After an unsuccessful drive through Halewood checking for Waxwing, I headed towards Pickerings Pasture. The low tide resulted in the waders being very spread out, other than a flock of c.700 Golden Plover and c.600 Lapwing. There were small numbers of gulls, but a decent scan through failed to pick anything decent out; hopefully the New Year will bring another influx of white-wingers.

Ditton Brook held c.50 Eurasian Teal and a single Common Sandpiper, but very little else until I picked up a Chiffchaff low down in the scrub on the east side of the brook. Scanning further I picked up a second "Chiffchaff" which had a very milky-tea coloured appearance to it, with clean white underparts. Sadly it remained silent and I wasn't able to get much else on it before it worked further up the side of the brook and disappeared around the corner. Certainly a good looking tristis candidate, so hopefully it'll reappear and give some calls.

Walking back to the car I was pleased to see that the waders were being pushed in ahead of the incoming tide. The Golden Plover flock had swelled to c.1200, whilst there were at least c.4000 Dunlin. Despite a thorough grilling I failed to find anything else, although the bright winter sun was reflecting off the mud making viewing difficult. A couple of Bullfinch and a small tit flock kept me entertained as I returned to the car.

I stopped at the gate on Town Lane to have a catch up with Rob Cockbain. 2 Stonechat (male and female) were feeding along the fenceline, and a Common Buzzard had taken the Sparrowhawks post. The Pools held a couple of Wigeon, Eurasian Teal, Redshank and Lapwing, but very little else. A few more Common Buzzard and Kestrel were sat around in the back fields, but with my available time running out I said goodbye to Rob before heading to have one last quick look at Carr Lane.

A slow drive up Carr Lane with some regular stops found a few decent sized groups of Fieldfare, 7 Yellowhammer, single Corn Bunting and 48 Linnet. I headed home hoping that Storm Barbara may at least blow something new onto patch within the next few days......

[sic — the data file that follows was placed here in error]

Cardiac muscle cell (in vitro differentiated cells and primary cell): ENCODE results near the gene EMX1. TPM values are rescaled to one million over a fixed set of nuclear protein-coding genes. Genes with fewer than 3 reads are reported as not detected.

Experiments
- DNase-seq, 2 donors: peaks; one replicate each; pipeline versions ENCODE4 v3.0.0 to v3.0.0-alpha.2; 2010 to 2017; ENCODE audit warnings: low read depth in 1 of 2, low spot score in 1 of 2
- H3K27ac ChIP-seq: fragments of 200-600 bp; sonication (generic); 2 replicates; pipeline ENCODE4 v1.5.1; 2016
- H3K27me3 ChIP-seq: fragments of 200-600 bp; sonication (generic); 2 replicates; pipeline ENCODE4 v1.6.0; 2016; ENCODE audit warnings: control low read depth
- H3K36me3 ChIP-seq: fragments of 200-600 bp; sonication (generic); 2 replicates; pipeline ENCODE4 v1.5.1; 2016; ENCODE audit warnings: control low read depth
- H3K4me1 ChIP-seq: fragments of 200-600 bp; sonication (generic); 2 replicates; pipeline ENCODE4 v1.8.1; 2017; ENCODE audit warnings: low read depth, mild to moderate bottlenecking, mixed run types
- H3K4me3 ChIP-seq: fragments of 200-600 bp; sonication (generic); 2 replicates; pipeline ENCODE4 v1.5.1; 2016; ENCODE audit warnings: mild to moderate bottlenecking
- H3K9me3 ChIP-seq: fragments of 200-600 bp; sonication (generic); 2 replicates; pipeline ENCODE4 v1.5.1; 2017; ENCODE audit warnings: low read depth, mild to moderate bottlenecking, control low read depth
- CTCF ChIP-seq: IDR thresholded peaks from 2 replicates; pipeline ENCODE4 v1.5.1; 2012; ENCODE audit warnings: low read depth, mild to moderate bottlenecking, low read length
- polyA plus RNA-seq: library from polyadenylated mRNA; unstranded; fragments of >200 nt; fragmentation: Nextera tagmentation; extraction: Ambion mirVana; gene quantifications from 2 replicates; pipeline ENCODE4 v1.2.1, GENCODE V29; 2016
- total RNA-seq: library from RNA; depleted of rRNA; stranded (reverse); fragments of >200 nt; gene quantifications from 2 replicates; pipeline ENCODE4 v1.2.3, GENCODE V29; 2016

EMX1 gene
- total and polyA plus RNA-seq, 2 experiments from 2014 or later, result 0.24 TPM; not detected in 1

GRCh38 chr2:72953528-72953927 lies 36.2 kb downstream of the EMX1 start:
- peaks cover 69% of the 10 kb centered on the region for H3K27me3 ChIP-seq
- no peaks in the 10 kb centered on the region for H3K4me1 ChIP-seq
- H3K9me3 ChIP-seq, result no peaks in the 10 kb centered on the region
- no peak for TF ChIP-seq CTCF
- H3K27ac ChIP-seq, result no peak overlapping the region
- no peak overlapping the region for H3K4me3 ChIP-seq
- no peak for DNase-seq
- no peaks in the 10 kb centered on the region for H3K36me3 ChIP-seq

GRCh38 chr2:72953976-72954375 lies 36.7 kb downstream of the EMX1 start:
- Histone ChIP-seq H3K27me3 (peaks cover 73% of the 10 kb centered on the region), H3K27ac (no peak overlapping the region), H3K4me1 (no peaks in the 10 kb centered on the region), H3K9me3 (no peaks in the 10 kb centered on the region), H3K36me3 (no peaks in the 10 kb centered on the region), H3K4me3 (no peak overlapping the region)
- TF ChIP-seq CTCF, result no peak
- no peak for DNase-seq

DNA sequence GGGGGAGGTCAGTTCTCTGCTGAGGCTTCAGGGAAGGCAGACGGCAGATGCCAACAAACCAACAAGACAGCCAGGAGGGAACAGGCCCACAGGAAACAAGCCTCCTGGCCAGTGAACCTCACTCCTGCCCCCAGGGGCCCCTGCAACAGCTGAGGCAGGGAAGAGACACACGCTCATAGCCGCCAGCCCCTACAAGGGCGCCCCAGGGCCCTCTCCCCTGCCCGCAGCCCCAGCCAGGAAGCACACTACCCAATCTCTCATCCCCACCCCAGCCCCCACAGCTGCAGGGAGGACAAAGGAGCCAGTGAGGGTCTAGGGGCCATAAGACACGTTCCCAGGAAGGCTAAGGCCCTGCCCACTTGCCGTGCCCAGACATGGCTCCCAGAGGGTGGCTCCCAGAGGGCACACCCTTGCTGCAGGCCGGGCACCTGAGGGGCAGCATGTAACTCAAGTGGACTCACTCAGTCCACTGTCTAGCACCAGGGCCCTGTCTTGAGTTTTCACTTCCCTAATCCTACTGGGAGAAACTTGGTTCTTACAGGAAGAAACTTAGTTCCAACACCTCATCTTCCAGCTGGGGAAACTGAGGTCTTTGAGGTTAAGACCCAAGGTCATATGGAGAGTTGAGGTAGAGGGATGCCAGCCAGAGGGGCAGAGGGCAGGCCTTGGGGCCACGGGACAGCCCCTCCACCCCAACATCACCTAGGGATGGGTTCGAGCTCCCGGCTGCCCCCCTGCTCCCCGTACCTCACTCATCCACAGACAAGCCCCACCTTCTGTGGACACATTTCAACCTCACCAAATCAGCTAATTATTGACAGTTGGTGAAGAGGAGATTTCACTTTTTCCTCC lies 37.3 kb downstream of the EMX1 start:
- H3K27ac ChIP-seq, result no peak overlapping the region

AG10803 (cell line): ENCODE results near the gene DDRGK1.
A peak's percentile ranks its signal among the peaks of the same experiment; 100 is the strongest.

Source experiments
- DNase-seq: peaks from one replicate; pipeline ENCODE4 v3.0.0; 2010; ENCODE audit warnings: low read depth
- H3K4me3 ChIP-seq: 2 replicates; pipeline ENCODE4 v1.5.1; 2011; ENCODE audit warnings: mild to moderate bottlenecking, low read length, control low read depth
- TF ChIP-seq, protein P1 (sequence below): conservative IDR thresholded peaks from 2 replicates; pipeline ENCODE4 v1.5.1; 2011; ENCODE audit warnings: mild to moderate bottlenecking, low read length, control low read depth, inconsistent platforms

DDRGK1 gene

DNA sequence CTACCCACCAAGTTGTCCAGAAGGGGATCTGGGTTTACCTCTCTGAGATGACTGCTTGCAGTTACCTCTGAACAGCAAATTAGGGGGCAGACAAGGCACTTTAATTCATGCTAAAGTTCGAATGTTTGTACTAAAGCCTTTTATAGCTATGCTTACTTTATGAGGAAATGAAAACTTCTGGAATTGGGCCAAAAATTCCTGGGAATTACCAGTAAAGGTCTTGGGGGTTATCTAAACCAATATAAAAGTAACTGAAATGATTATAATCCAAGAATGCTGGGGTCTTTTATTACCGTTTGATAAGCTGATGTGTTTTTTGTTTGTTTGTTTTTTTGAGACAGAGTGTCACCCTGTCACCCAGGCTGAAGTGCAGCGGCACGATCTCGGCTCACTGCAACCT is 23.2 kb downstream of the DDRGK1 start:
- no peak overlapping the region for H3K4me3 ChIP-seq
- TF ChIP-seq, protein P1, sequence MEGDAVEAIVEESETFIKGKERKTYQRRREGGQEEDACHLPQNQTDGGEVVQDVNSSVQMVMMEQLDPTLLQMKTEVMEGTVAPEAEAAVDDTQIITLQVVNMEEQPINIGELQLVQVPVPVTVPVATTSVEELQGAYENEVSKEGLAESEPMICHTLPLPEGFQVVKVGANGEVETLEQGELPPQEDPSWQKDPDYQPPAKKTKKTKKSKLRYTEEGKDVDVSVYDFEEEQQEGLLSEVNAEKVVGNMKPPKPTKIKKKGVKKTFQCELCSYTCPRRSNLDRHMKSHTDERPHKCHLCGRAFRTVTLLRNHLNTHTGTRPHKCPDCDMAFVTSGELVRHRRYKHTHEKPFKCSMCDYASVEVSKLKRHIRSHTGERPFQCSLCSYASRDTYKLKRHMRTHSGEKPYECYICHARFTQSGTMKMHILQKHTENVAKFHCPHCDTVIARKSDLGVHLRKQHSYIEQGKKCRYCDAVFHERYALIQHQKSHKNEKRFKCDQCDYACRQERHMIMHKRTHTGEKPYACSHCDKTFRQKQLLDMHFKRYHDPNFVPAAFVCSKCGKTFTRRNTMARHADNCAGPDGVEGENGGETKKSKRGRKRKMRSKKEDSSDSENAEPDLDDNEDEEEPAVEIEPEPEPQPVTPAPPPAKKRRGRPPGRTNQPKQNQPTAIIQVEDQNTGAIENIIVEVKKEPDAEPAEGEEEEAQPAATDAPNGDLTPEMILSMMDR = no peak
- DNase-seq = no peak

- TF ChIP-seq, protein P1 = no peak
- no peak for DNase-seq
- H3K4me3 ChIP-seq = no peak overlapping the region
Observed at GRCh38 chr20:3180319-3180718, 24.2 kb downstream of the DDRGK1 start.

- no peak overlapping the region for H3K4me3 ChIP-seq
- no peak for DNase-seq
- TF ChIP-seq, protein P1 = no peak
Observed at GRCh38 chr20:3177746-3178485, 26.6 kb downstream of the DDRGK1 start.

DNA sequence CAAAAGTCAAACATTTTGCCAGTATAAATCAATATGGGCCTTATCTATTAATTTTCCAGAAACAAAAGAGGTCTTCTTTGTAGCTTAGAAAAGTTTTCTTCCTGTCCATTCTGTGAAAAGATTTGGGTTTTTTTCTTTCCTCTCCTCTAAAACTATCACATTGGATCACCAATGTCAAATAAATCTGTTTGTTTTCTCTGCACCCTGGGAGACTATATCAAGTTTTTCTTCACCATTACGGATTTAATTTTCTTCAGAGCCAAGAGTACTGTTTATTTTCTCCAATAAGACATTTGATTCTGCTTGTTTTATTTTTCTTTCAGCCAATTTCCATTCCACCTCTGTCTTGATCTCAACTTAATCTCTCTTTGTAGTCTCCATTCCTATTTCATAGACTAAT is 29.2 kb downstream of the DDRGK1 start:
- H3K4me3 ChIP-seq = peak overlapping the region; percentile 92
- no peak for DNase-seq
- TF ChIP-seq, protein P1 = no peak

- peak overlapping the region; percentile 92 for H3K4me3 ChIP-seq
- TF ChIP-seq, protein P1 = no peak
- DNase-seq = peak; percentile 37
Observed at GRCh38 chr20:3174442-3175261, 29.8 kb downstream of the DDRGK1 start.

Wednesday, 21 December 2016

The Thrush Flush - Dirty Twitching Part 3

Having gone through the highs and lows of whether the Dusky Thrush in Beeley would stay long enough for me to get over, I finally managed to get over on Tuesday - where have the days of care free twitching gone?! The early pattern of the Thrush regularly feeding in the Orchards appeared to have subsided, and recent reports had all originated from the Pig Lane area. A midweek twitch of a relatively long staying rarity, I was hopeful that there would be enough people still present to make sure the area got enough coverage.

Arriving at first light I parked up in Dukes Barn and got my bearings of where the main spots were to view the bird (just in preparation of any mad dashes!). I spent a while at the orchard behind the barn where a few Brambling and Siskin were moving over, but Thrushes were in short supply with only a few Fieldfare and Blackbird. With little moving I moved to the bigger orchard where I admired the newly rebuilt drystone wall (although the noise of it being repaired probably was putting off many of the Thrushes from coming down to feed). Saying that there were still good numbers of Fieldfare and Blackbird....but still no Dusky Thrush.